Drawing showing the marching camp of the Romans. Illustration in Florián de Ocampo's book from 1852.
Archaeologists have confirmed the presence of a Roman military camp in eastern Germany. An area of about 18 hectares, discovered near the town of Hachelbich in Thuringia, could accommodate a Roman legion, i.e. about 5,000 people. The location of the camp in a wide valley supplemented by a few natural obstacles suggests that the site was intended to be only a staging area for future eastward expansion.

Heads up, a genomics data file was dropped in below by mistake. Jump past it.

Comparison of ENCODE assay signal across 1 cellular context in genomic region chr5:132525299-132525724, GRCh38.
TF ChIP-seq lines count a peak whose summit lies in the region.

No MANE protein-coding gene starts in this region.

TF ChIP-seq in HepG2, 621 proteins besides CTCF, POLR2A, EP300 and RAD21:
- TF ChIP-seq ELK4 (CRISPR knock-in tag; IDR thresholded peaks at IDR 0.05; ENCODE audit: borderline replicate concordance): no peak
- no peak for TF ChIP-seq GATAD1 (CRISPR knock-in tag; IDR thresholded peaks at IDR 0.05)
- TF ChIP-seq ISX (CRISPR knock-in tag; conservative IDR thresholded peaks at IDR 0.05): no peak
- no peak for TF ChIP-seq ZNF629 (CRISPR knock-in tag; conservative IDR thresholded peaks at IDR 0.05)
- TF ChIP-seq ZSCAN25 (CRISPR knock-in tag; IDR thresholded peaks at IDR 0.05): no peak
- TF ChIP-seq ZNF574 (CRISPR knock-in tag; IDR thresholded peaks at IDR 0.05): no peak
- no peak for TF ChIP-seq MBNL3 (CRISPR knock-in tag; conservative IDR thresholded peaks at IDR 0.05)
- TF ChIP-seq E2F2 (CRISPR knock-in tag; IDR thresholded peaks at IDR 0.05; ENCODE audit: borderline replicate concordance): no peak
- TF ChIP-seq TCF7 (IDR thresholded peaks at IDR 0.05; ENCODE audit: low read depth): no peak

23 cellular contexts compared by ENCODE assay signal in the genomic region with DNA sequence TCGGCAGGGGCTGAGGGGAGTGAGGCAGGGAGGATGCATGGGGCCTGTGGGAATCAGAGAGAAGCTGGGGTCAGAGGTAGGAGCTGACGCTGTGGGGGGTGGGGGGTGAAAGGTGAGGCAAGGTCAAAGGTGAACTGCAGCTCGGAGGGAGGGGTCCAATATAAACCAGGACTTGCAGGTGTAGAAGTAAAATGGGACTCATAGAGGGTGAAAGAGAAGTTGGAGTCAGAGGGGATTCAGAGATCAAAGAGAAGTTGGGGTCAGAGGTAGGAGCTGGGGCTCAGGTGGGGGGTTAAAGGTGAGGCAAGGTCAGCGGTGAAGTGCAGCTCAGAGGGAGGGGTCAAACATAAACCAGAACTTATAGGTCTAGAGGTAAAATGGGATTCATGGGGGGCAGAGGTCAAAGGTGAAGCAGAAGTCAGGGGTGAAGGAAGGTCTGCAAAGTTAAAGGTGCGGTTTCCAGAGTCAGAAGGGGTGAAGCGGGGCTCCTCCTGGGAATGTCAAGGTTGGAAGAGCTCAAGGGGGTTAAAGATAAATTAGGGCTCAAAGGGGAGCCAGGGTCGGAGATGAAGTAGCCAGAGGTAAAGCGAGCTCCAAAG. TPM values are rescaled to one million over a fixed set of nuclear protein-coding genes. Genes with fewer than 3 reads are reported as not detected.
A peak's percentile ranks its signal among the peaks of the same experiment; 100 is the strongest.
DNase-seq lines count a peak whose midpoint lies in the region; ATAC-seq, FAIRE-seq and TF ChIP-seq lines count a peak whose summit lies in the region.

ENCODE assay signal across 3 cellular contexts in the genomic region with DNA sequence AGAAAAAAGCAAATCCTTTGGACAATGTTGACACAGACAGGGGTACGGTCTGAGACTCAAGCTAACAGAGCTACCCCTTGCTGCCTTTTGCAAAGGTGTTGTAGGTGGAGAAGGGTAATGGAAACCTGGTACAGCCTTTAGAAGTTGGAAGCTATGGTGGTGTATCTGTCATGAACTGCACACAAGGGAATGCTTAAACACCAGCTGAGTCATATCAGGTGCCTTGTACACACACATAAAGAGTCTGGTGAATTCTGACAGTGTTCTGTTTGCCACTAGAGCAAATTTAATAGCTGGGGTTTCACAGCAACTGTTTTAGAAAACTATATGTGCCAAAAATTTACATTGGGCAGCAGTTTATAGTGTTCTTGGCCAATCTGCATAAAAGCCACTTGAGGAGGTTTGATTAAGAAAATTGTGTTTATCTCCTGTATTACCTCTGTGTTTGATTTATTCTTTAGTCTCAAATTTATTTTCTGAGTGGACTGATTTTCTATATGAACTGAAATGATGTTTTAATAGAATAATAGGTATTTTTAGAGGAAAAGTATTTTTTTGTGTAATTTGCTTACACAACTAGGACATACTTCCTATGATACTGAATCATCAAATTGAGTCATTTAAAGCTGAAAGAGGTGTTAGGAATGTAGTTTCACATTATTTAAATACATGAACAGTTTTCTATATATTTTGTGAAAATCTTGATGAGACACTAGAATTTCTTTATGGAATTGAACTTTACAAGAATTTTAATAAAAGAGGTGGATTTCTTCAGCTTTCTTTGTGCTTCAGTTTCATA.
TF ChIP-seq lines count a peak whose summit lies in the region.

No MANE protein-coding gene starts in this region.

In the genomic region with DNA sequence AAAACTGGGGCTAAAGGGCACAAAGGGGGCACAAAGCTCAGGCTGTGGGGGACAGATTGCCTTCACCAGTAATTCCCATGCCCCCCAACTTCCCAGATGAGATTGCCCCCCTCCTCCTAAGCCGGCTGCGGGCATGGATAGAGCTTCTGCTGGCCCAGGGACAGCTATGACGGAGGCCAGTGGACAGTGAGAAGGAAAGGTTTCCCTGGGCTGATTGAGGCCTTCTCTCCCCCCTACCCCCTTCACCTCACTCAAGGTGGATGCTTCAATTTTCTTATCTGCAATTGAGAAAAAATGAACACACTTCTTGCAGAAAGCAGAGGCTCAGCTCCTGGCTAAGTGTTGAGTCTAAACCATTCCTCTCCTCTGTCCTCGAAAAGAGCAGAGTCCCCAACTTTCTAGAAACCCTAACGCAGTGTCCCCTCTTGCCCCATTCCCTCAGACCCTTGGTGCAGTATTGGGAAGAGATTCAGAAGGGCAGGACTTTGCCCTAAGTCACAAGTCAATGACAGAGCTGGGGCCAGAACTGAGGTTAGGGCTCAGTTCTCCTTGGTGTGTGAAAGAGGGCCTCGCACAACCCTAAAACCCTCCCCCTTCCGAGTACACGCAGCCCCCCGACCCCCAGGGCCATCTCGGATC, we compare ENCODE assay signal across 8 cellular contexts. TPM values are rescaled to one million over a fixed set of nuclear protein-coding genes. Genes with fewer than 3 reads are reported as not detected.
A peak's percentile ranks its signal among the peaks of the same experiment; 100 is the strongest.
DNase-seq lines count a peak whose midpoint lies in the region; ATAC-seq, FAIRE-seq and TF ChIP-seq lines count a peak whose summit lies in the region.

Archaeologist Mario Kuessner, working in Thuringia, emphasizes: “People have been looking for commanders of the Roman presence in this part of Germany for 200 years. It took a long time to confirm this fact”.
After the defeat of the Romans in 9 CE in the Teutoburg Forest, Rome gave up its conquest of the Germanic tribes north of the Rhine. However, some sources indicate that the Romans occasionally organized expeditions into Germany, probably to punish the barbarians for raiding the territory of the Empire.